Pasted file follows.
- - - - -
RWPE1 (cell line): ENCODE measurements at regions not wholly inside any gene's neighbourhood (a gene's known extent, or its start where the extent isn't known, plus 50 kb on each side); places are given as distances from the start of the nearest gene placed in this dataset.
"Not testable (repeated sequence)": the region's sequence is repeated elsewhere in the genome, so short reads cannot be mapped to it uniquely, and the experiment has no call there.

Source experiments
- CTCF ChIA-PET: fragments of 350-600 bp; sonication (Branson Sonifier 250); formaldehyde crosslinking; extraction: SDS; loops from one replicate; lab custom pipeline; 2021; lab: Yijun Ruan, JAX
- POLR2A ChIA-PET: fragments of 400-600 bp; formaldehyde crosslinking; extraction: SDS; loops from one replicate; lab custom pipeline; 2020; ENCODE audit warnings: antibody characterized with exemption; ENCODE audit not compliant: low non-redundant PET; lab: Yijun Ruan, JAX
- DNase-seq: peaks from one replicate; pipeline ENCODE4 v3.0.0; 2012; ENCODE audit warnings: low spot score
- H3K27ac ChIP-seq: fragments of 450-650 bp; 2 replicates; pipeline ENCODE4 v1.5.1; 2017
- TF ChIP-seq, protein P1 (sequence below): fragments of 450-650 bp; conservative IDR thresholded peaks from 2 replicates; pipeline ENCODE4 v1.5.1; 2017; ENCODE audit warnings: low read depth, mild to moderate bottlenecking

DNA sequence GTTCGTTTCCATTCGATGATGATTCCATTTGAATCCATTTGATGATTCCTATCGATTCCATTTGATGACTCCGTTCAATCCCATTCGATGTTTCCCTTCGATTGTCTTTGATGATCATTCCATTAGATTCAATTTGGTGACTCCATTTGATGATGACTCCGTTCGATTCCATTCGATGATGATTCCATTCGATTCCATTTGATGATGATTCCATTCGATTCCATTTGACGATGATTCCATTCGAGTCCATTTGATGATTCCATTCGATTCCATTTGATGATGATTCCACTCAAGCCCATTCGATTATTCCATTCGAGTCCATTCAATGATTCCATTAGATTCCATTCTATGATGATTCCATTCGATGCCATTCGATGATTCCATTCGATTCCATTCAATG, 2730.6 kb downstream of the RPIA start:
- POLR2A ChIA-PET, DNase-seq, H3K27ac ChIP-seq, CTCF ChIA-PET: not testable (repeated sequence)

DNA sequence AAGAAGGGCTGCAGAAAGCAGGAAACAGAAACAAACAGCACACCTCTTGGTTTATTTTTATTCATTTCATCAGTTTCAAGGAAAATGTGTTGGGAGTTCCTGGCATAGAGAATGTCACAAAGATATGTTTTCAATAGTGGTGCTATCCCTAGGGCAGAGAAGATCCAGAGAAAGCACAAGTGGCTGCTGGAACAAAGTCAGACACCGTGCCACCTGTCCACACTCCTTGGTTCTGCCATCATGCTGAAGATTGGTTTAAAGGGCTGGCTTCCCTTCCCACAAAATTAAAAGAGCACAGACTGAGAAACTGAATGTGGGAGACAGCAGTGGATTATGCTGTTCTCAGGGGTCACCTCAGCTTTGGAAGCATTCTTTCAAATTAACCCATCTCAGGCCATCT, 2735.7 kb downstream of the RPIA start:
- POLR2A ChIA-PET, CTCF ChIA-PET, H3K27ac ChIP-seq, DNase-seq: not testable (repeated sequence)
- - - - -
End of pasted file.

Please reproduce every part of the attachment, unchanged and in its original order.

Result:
RWPE1 (cell line): ENCODE measurements at regions not wholly inside any gene's neighbourhood (a gene's known extent, or its start where the extent isn't known, plus 50 kb on each side); places are given as distances from the start of the nearest gene placed in this dataset.
"Not testable (repeated sequence)": the region's sequence is repeated elsewhere in the genome, so short reads cannot be mapped to it uniquely, and the experiment has no call there.

Source experiments
- CTCF ChIA-PET: fragments of 350-600 bp; sonication (Branson Sonifier 250); formaldehyde crosslinking; extraction: SDS; loops from one replicate; lab custom pipeline; 2021; lab: Yijun Ruan, JAX
- POLR2A ChIA-PET: fragments of 400-600 bp; formaldehyde crosslinking; extraction: SDS; loops from one replicate; lab custom pipeline; 2020; ENCODE audit warnings: antibody characterized with exemption; ENCODE audit not compliant: low non-redundant PET; lab: Yijun Ruan, JAX
- DNase-seq: peaks from one replicate; pipeline ENCODE4 v3.0.0; 2012; ENCODE audit warnings: low spot score
- H3K27ac ChIP-seq: fragments of 450-650 bp; 2 replicates; pipeline ENCODE4 v1.5.1; 2017
- TF ChIP-seq, protein P1 (sequence below): fragments of 450-650 bp; conservative IDR thresholded peaks from 2 replicates; pipeline ENCODE4 v1.5.1; 2017; ENCODE audit warnings: low read depth, mild to moderate bottlenecking

DNA sequence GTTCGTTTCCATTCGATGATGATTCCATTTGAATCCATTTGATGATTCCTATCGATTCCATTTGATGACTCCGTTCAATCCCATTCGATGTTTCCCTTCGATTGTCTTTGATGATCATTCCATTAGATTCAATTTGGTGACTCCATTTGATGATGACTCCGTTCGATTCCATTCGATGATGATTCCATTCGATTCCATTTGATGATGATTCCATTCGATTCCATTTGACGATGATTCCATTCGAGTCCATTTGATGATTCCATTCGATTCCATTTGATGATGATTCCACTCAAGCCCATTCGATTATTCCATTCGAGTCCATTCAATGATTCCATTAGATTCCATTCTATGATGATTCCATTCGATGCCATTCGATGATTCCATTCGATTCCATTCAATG, 2730.6 kb downstream of the RPIA start:
- POLR2A ChIA-PET, DNase-seq, H3K27ac ChIP-seq, CTCF ChIA-PET: not testable (repeated sequence)

DNA sequence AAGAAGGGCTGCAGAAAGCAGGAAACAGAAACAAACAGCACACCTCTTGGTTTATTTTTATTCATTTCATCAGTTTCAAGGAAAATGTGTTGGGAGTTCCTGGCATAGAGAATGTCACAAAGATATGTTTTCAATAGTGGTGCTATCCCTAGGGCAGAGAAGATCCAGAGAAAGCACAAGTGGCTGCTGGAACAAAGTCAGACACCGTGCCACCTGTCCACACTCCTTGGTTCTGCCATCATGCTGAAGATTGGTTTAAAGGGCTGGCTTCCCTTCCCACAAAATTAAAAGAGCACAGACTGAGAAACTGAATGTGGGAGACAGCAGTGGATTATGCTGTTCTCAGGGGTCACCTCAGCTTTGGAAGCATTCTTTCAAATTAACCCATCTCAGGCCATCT, 2735.7 kb downstream of the RPIA start:
- POLR2A ChIA-PET, CTCF ChIA-PET, H3K27ac ChIP-seq, DNase-seq: not testable (repeated sequence)